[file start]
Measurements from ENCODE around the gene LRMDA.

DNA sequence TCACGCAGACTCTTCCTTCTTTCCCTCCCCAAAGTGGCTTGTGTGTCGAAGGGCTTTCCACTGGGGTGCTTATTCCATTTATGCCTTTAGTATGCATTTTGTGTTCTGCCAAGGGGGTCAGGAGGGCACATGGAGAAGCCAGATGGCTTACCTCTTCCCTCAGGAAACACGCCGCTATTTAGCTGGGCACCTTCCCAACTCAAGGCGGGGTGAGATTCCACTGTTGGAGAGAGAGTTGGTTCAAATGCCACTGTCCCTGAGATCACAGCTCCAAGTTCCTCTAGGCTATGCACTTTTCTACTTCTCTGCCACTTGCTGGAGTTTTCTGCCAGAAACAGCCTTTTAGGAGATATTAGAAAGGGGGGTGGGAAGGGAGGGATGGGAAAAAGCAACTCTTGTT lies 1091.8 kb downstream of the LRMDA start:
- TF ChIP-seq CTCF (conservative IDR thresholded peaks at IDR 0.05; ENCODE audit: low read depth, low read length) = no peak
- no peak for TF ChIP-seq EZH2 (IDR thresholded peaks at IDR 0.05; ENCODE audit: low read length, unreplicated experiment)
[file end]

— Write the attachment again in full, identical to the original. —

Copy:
Measurements from ENCODE around the gene LRMDA.

DNA sequence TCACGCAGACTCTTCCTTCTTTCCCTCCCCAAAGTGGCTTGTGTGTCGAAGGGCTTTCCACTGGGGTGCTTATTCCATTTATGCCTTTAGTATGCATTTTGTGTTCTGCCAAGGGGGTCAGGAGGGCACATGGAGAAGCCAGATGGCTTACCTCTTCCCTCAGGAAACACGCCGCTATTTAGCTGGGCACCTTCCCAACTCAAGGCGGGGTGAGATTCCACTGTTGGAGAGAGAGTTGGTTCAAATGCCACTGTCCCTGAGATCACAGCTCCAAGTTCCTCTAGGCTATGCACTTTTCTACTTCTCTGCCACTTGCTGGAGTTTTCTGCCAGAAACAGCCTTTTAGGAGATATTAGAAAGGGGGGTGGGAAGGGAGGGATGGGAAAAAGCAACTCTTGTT lies 1091.8 kb downstream of the LRMDA start:
- TF ChIP-seq CTCF (conservative IDR thresholded peaks at IDR 0.05; ENCODE audit: low read depth, low read length) = no peak
- no peak for TF ChIP-seq EZH2 (IDR thresholded peaks at IDR 0.05; ENCODE audit: low read length, unreplicated experiment)